An Angelica sticking out from the snow reminds me of it being used by the Sami as an immune booster. A hole in the snow with some bird cat and wing tracks shows a Ptarmigan’s bed. Crowberries, lingonberries and blueberry leftovers reveal the abundance in summer. Footprints from a fox, then snow disturbance and a few drops of blood show the scene of a hunt. Green dancing lights in the sky tell me everything is possible and even when traveling is highly restricted, nature is there and will always be there. Ready to welcome us, to challenge us and to help us re-connect to our souls. If the Arctic draws your attention: get organized. After all, “life is not a problem to be solved, but a reality to be experienced” (Søren Kierkegaard).
All of these winter adventures were supposed to be preparing me for a full crossing of Lake Baikal next March, but with COVID-19 restricting me from going there, I’m making a plan B. As the days pass, more and more ideas come up. With Europe’s last wilderness around the corner and a whole range of Rab equipment in my pulk, the possibilities are boundless!
Tamar's Kit List
My pulk is lined with a pulkbag and topped with a polar bedding bag. It saves me lots of time packing and unpacking my mattress and sleeping bag and keeps my gear well organized, while adding very little weight. Furthermore, I’m in love with the Power Stretch Pro Pants and keep my Microlight Alpine Jacket always close by to grab whenever I take a break or temperatures drop suddenly. I love the performance of the Force LS Tee or a Power Stretch Pro Pull-on when temperatures drop. The Infinity Jacket is there when conditions get really tough. The fact that it’s down and Gore-Tex truly amazes me and seems to do just what it is supposed to do. My Hut Boots make my time in the tent amazingly comfortable. And one thing I am very glad about: The odour control technology of my equipment is quite extraordinary. Even after many days of sweating my way through deep, soft snow I feel quite fresh and ready to go out for more. Much more! Winter has only just started...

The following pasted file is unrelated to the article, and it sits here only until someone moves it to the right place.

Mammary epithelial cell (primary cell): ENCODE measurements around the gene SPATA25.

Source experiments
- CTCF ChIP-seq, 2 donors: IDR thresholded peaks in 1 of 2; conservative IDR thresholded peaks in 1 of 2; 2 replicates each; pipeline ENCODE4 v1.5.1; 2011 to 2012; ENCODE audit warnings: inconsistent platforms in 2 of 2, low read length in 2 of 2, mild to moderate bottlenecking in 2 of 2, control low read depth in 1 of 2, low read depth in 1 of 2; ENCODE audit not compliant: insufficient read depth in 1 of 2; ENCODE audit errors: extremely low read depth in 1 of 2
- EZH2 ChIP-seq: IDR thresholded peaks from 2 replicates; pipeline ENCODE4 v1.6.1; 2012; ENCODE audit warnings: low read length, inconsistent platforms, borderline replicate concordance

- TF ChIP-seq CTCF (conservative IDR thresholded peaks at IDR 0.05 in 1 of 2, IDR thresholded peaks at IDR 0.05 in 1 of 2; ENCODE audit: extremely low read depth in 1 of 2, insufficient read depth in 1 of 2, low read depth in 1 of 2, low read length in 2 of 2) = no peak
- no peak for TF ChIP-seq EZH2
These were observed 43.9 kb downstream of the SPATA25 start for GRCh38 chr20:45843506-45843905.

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Words and images by | Tamar Valkenier
Tamar Valkenier is a Dutch adventuress and survival guide who aimed for going on an ice-skating expedition to Lake Baikal together with her partner Gerard Murre in spring 2021. As Covid-19 continues to affect global travels considerably, Tamar and Gerard might not be able to realize their dream this year but Tamar is already planning other projects in the remote wilderness of Northern Scandinavia. You can follow Tamar’s projects and expeditions on our Basecamp blog or at www.tamarvalkenier.com or on instagram @tamarvalkenier.
Read more about Tamar here